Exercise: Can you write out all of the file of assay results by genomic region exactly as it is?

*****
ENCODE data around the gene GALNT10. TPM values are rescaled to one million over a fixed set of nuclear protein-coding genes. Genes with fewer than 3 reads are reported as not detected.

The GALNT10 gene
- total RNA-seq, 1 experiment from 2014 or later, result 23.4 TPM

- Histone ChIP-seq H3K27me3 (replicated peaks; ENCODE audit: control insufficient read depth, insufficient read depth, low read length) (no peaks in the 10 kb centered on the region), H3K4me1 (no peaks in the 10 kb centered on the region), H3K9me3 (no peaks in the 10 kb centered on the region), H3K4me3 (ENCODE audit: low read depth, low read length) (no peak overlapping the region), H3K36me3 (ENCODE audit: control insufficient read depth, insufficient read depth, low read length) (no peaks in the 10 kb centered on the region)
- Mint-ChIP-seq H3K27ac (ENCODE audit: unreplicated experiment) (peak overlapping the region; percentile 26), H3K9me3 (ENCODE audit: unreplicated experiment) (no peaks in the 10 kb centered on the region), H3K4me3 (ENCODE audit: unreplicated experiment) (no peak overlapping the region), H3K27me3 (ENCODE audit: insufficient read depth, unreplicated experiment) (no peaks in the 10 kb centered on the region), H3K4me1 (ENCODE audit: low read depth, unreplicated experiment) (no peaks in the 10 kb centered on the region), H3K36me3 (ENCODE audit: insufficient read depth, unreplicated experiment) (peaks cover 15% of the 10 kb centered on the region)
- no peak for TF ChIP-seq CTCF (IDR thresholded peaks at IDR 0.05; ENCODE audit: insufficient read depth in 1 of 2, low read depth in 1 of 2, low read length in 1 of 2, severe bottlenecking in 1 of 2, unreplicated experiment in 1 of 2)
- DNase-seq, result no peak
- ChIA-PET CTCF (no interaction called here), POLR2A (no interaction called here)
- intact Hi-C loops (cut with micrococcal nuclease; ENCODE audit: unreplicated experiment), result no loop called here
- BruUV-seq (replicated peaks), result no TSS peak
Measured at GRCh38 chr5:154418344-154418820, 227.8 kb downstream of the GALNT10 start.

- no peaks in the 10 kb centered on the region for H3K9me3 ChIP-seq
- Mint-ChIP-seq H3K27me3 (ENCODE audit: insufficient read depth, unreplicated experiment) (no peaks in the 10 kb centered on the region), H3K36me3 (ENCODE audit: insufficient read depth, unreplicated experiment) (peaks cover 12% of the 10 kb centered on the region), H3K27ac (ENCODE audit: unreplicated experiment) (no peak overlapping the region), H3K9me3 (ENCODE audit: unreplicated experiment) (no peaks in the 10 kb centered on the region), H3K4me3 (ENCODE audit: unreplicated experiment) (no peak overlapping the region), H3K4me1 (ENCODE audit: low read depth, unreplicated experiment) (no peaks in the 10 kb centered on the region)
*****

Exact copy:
ENCODE data around the gene GALNT10. TPM values are rescaled to one million over a fixed set of nuclear protein-coding genes. Genes with fewer than 3 reads are reported as not detected.

The GALNT10 gene
- total RNA-seq, 1 experiment from 2014 or later, result 23.4 TPM

- Histone ChIP-seq H3K27me3 (replicated peaks; ENCODE audit: control insufficient read depth, insufficient read depth, low read length) (no peaks in the 10 kb centered on the region), H3K4me1 (no peaks in the 10 kb centered on the region), H3K9me3 (no peaks in the 10 kb centered on the region), H3K4me3 (ENCODE audit: low read depth, low read length) (no peak overlapping the region), H3K36me3 (ENCODE audit: control insufficient read depth, insufficient read depth, low read length) (no peaks in the 10 kb centered on the region)
- Mint-ChIP-seq H3K27ac (ENCODE audit: unreplicated experiment) (peak overlapping the region; percentile 26), H3K9me3 (ENCODE audit: unreplicated experiment) (no peaks in the 10 kb centered on the region), H3K4me3 (ENCODE audit: unreplicated experiment) (no peak overlapping the region), H3K27me3 (ENCODE audit: insufficient read depth, unreplicated experiment) (no peaks in the 10 kb centered on the region), H3K4me1 (ENCODE audit: low read depth, unreplicated experiment) (no peaks in the 10 kb centered on the region), H3K36me3 (ENCODE audit: insufficient read depth, unreplicated experiment) (peaks cover 15% of the 10 kb centered on the region)
- no peak for TF ChIP-seq CTCF (IDR thresholded peaks at IDR 0.05; ENCODE audit: insufficient read depth in 1 of 2, low read depth in 1 of 2, low read length in 1 of 2, severe bottlenecking in 1 of 2, unreplicated experiment in 1 of 2)
- DNase-seq, result no peak
- ChIA-PET CTCF (no interaction called here), POLR2A (no interaction called here)
- intact Hi-C loops (cut with micrococcal nuclease; ENCODE audit: unreplicated experiment), result no loop called here
- BruUV-seq (replicated peaks), result no TSS peak
Measured at GRCh38 chr5:154418344-154418820, 227.8 kb downstream of the GALNT10 start.

- no peaks in the 10 kb centered on the region for H3K9me3 ChIP-seq
- Mint-ChIP-seq H3K27me3 (ENCODE audit: insufficient read depth, unreplicated experiment) (no peaks in the 10 kb centered on the region), H3K36me3 (ENCODE audit: insufficient read depth, unreplicated experiment) (peaks cover 12% of the 10 kb centered on the region), H3K27ac (ENCODE audit: unreplicated experiment) (no peak overlapping the region), H3K9me3 (ENCODE audit: unreplicated experiment) (no peaks in the 10 kb centered on the region), H3K4me3 (ENCODE audit: unreplicated experiment) (no peak overlapping the region), H3K4me1 (ENCODE audit: low read depth, unreplicated experiment) (no peaks in the 10 kb centered on the region)